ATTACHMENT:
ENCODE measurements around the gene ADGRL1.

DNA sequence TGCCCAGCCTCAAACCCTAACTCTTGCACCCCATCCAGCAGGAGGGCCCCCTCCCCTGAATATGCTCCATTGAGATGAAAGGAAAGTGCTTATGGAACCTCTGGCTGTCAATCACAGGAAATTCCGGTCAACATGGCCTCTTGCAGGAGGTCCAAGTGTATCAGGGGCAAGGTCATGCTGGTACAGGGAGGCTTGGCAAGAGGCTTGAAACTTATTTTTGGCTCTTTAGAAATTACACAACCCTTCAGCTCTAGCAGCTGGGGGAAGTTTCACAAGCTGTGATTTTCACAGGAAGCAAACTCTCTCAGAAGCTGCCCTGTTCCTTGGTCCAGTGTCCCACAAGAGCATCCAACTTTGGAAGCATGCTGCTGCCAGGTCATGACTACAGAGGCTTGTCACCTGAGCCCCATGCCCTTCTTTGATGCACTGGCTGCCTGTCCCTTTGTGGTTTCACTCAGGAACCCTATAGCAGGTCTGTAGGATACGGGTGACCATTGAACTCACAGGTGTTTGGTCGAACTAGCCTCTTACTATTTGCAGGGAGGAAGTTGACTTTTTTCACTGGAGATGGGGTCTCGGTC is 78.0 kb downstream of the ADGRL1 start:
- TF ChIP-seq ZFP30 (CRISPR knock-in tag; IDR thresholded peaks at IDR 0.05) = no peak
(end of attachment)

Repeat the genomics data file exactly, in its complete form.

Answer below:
ENCODE measurements around the gene ADGRL1.

DNA sequence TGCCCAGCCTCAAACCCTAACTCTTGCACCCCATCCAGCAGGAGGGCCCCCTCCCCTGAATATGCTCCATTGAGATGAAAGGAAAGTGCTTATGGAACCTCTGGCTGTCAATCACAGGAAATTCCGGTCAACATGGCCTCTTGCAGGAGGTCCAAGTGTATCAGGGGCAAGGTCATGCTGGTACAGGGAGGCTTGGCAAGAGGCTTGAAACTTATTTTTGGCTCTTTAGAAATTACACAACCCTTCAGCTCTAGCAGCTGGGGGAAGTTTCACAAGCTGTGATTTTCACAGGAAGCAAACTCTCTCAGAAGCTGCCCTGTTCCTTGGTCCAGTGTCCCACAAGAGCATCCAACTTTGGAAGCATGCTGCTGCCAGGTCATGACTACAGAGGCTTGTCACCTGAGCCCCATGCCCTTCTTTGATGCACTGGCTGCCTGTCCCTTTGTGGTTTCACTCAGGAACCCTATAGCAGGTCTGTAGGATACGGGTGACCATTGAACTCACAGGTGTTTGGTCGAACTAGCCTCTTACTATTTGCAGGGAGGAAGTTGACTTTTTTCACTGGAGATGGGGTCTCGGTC is 78.0 kb downstream of the ADGRL1 start:
- TF ChIP-seq ZFP30 (CRISPR knock-in tag; IDR thresholded peaks at IDR 0.05) = no peak